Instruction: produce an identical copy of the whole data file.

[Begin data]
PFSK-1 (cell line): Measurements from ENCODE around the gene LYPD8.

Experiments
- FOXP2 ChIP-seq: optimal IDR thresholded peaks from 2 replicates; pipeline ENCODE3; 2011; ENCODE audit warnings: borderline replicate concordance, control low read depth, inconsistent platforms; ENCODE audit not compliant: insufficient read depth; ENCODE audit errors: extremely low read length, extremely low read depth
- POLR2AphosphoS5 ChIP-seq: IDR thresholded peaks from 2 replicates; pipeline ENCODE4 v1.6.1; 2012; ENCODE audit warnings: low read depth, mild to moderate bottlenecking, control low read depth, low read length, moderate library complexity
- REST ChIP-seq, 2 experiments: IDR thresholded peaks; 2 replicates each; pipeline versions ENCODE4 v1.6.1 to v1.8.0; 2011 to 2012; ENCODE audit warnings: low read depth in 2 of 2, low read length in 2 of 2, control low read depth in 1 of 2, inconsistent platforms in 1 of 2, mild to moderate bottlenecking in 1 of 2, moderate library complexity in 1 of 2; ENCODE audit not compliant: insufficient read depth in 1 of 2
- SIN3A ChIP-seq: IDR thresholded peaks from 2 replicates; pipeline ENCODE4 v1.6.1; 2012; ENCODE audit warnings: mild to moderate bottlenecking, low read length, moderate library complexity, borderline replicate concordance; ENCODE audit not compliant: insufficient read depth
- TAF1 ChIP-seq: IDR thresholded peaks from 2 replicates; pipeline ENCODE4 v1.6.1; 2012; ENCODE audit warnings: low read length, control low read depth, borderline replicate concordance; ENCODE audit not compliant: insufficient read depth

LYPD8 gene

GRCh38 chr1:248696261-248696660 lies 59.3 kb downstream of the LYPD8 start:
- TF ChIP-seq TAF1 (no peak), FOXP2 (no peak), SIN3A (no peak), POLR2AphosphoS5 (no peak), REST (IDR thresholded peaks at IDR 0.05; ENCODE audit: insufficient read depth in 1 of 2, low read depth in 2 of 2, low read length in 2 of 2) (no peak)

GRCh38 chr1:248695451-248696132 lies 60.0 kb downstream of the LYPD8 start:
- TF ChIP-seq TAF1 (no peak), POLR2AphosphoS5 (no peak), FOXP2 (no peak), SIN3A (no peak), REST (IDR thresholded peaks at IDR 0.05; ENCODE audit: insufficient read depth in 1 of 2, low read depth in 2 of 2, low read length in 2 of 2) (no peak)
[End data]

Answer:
PFSK-1 (cell line): Measurements from ENCODE around the gene LYPD8.

Experiments
- FOXP2 ChIP-seq: optimal IDR thresholded peaks from 2 replicates; pipeline ENCODE3; 2011; ENCODE audit warnings: borderline replicate concordance, control low read depth, inconsistent platforms; ENCODE audit not compliant: insufficient read depth; ENCODE audit errors: extremely low read length, extremely low read depth
- POLR2AphosphoS5 ChIP-seq: IDR thresholded peaks from 2 replicates; pipeline ENCODE4 v1.6.1; 2012; ENCODE audit warnings: low read depth, mild to moderate bottlenecking, control low read depth, low read length, moderate library complexity
- REST ChIP-seq, 2 experiments: IDR thresholded peaks; 2 replicates each; pipeline versions ENCODE4 v1.6.1 to v1.8.0; 2011 to 2012; ENCODE audit warnings: low read depth in 2 of 2, low read length in 2 of 2, control low read depth in 1 of 2, inconsistent platforms in 1 of 2, mild to moderate bottlenecking in 1 of 2, moderate library complexity in 1 of 2; ENCODE audit not compliant: insufficient read depth in 1 of 2
- SIN3A ChIP-seq: IDR thresholded peaks from 2 replicates; pipeline ENCODE4 v1.6.1; 2012; ENCODE audit warnings: mild to moderate bottlenecking, low read length, moderate library complexity, borderline replicate concordance; ENCODE audit not compliant: insufficient read depth
- TAF1 ChIP-seq: IDR thresholded peaks from 2 replicates; pipeline ENCODE4 v1.6.1; 2012; ENCODE audit warnings: low read length, control low read depth, borderline replicate concordance; ENCODE audit not compliant: insufficient read depth

LYPD8 gene

GRCh38 chr1:248696261-248696660 lies 59.3 kb downstream of the LYPD8 start:
- TF ChIP-seq TAF1 (no peak), FOXP2 (no peak), SIN3A (no peak), POLR2AphosphoS5 (no peak), REST (IDR thresholded peaks at IDR 0.05; ENCODE audit: insufficient read depth in 1 of 2, low read depth in 2 of 2, low read length in 2 of 2) (no peak)

GRCh38 chr1:248695451-248696132 lies 60.0 kb downstream of the LYPD8 start:
- TF ChIP-seq TAF1 (no peak), POLR2AphosphoS5 (no peak), FOXP2 (no peak), SIN3A (no peak), REST (IDR thresholded peaks at IDR 0.05; ENCODE audit: insufficient read depth in 1 of 2, low read depth in 2 of 2, low read length in 2 of 2) (no peak)